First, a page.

Quince fatigue

This past weekend saw a great picking of olives and quinces.

It was our olive trees ‘off’ year and so we ended up with abut 7kg of small olives without much flesh. A great year to experiment! One batch, green and small, I processed using the dry-salt method described by Maggie Beer in Maggie’s Harvest. She mentions that this intensifies the flavour of wild olives which I’m guessing these essentially are having had no feeding or watering this year. One batch of larger, purple olives I decided to try Black Olives Recipe #2 from Preserving the Italian Way by Pietro Demaio. In doing so I used the last of my preserved lemon so will be looking forward to when our own lemons ripen.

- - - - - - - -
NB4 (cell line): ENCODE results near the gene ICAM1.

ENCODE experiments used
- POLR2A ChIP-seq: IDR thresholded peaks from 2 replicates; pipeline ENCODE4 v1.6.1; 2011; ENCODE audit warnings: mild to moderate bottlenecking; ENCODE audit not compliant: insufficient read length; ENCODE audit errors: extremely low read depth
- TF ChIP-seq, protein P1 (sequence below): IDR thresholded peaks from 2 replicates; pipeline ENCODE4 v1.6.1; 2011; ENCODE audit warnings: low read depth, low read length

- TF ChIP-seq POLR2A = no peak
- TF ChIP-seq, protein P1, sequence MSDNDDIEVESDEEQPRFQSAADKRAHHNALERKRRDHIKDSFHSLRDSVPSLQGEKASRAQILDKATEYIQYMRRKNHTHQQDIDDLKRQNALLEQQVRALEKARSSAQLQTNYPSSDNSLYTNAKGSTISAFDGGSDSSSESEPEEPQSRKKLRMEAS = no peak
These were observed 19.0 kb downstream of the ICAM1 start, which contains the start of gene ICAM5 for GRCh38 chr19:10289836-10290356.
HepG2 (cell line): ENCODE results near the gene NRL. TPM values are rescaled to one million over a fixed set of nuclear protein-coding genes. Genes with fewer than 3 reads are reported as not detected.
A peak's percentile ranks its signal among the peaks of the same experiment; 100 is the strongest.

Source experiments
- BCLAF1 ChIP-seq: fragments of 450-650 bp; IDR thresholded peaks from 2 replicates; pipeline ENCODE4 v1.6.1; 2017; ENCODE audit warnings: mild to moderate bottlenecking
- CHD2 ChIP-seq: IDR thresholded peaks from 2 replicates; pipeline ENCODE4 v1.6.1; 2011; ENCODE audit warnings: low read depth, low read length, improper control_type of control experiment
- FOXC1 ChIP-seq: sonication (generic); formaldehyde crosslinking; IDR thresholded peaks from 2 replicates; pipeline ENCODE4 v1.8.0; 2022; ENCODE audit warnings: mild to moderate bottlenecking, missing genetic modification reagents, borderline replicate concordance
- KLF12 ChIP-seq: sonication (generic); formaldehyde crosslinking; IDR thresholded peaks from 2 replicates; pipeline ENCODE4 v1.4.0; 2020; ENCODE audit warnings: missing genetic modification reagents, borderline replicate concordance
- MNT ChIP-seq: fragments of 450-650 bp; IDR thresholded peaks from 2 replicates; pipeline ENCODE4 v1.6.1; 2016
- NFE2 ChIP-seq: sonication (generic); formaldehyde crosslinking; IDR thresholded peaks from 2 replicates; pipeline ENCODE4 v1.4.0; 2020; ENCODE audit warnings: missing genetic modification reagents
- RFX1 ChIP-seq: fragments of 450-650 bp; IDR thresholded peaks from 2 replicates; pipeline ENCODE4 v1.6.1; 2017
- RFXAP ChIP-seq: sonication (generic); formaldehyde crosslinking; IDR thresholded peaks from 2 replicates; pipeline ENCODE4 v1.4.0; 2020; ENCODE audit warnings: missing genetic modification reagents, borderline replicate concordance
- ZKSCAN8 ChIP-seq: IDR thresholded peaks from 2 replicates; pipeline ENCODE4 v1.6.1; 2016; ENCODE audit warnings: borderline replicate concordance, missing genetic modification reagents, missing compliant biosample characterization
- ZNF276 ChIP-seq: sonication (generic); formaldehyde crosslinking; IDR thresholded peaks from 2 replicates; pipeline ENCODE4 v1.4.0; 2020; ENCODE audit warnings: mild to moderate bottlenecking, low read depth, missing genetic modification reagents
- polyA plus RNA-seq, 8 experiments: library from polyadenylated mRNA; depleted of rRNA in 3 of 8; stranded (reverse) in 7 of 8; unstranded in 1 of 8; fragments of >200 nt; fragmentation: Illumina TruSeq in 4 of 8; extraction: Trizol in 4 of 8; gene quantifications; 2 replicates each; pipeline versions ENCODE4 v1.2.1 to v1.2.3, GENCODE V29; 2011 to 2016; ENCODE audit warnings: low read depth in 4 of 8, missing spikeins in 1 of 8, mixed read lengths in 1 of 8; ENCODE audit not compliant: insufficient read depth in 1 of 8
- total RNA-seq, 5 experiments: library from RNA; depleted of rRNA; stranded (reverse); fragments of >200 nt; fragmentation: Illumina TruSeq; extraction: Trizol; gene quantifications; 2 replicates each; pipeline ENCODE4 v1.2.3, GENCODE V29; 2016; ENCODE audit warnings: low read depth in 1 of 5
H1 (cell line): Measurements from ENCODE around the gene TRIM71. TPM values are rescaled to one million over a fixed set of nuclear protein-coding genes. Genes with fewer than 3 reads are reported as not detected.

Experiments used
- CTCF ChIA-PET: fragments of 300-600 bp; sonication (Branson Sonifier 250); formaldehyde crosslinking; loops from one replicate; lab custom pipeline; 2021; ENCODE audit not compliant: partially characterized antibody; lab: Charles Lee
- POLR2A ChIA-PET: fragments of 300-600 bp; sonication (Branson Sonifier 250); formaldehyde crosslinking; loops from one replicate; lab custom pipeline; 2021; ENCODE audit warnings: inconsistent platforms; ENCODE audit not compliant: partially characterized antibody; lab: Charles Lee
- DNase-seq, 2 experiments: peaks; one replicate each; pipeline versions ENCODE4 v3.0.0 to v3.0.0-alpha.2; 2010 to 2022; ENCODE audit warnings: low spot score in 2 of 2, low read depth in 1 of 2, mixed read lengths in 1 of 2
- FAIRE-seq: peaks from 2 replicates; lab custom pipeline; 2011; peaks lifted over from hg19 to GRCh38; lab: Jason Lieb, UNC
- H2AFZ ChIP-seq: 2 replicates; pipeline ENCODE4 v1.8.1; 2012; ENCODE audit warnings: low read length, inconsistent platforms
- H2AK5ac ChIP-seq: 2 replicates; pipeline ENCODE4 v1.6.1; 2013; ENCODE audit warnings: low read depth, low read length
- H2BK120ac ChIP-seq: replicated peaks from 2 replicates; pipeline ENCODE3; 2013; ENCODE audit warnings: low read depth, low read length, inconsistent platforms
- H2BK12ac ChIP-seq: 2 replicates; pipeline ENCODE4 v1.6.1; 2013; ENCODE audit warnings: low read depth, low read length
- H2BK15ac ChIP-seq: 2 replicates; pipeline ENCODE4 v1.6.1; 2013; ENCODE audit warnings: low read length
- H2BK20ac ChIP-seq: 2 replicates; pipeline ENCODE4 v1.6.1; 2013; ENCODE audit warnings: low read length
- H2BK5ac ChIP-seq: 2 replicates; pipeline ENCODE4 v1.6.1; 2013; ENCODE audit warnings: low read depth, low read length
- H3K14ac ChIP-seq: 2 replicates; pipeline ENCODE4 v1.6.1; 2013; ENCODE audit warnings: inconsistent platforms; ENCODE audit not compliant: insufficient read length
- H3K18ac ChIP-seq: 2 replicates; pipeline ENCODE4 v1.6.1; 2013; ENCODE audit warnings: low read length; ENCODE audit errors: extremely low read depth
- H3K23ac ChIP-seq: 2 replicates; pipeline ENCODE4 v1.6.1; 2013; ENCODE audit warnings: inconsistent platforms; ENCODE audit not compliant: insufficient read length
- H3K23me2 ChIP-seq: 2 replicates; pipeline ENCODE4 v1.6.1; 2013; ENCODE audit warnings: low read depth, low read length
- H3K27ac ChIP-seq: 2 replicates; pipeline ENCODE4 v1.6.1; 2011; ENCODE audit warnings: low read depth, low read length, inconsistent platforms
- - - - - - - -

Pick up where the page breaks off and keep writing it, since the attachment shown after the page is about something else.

A third batch, again green, has been done according to Pietro’s Olives in Oil and a fourth batch following his Preserving Olives in Brine recipe. Most of our neighbours, whether Greek, Italian or Lebanese, seem to follow a variation on one of these two.


I’m planning quince paste for the quinces. From all accounts it will give me a chance to try out my new welding gloves! I did get them all de-fuzzed and cleaned on the weekend but ran out of time to actually start cooking. Quince paste is a good four-five hour stretch in the making. All in all it was a solid day’s work with washing, weighing and the rest. I’d like to do the quince as soon as possible but am still recovering from the exigencies of olive preparations!

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